Author(s): Xiong Y, Karupiah G, Hogan SP, Foster PS, Ramsay AJ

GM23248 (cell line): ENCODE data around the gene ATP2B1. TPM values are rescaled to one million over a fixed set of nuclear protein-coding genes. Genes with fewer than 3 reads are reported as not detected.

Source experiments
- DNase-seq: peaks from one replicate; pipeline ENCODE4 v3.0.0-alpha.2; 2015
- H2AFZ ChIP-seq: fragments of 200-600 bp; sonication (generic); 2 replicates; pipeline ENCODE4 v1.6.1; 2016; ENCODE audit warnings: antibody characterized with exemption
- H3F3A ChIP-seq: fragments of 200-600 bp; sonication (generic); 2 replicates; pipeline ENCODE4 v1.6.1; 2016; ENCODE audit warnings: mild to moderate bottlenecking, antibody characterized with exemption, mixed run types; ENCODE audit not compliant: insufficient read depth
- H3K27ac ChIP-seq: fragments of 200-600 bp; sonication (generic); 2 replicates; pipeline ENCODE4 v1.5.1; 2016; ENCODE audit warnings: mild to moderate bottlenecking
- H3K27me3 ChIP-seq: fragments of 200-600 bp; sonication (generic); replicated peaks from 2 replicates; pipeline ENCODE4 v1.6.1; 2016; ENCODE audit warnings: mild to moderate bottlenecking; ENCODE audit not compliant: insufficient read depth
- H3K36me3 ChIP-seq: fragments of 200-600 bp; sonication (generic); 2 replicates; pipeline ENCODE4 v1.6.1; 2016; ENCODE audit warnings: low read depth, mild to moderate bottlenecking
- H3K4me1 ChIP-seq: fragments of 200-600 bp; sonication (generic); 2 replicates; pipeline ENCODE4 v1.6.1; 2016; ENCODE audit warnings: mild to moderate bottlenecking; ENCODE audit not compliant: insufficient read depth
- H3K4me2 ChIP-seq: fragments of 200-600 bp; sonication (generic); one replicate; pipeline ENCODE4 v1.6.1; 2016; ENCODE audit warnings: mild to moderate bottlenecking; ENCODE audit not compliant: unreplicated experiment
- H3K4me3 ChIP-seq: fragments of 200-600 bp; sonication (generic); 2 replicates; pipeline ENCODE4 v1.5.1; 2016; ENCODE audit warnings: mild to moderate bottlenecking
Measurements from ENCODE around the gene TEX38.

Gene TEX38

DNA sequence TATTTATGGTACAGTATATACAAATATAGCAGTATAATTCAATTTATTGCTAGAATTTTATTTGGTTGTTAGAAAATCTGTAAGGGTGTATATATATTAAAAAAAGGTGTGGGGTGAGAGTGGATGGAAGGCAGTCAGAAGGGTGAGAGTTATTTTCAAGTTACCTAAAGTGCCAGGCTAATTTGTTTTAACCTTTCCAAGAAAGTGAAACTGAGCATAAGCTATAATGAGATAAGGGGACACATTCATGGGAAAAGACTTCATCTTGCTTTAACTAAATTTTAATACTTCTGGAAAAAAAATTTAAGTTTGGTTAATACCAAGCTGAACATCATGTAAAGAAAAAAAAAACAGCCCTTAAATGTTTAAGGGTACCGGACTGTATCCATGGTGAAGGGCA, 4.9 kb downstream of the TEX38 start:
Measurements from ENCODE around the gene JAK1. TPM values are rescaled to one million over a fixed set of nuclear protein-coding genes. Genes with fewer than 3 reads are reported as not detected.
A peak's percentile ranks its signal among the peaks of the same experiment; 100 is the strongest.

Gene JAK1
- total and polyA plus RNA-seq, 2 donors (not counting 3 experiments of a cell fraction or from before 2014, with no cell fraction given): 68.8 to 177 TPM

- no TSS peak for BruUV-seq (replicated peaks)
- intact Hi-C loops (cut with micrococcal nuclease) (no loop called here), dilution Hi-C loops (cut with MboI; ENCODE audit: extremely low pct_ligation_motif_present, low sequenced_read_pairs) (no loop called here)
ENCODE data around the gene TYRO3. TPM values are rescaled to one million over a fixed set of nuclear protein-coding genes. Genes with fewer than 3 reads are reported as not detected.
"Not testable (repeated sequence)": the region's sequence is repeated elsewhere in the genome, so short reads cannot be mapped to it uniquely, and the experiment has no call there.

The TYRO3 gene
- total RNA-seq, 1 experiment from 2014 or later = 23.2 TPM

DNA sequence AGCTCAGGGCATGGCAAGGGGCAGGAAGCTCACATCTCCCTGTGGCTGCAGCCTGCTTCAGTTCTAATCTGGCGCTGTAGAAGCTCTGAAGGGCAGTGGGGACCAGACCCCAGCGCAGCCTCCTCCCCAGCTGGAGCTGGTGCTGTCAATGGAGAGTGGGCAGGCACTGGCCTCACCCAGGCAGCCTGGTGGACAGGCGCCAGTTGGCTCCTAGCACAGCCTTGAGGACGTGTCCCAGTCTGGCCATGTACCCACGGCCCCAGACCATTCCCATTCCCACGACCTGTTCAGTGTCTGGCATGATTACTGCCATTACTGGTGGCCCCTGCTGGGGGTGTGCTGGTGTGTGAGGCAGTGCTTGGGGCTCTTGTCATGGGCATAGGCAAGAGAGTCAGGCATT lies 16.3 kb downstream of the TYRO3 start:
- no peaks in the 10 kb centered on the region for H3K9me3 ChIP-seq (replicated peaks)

We have used mice rendered deficient for nitric oxide synthase 2 (NOS2) production to study the role of inducible nitric oxide (NO) in the pathogenesis of allergic airways disease. Using a model with OVA as aeroallergen, we show that the manifestations of disease, including infiltration of inflammatory cells, particularly eosinophils, loss of structural integrity of the airway walls, microvascular leakage, pulmonary edema, and airway occlusion are markedly less severe in the NOS2 mutants than in wild-type animals. Indeed, NOS2-deficiency resulted in a 55-60% reduction in both circulatory and pulmonary eosinophil numbers following aeroallergen treatment, although eosinophil maturation or efflux from the bone marrow was not suppressed. There were no obvious differences in levels of airway hyperreactivity recorded in OVA-treated wild-type and NOS2-deficient mice. Interestingly, the suppression of allergic inflammation was accompanied by marked increases in T cell production of IFN-gamma but not by any obvious reduction in the secretion of either IL-4 or IL-5, nor by major changes in the IgG1 and IgE OVA-specific serum Ig profiles in the mutants. The markedly enhanced production of IFN-gamma in NOS2-/- mice was apparently responsible for the suppression of both eosinophilia and disease, as in vivo depletion of this factor restored allergic pathology in these animals. Our data indicate that NOS2 promotes allergic inflammation in airways via down-regulation of IFN-gamma activity and suggest that inhibitors of this molecule may represent a worthwhile therapeutic strategy for allergic diseases including asthma.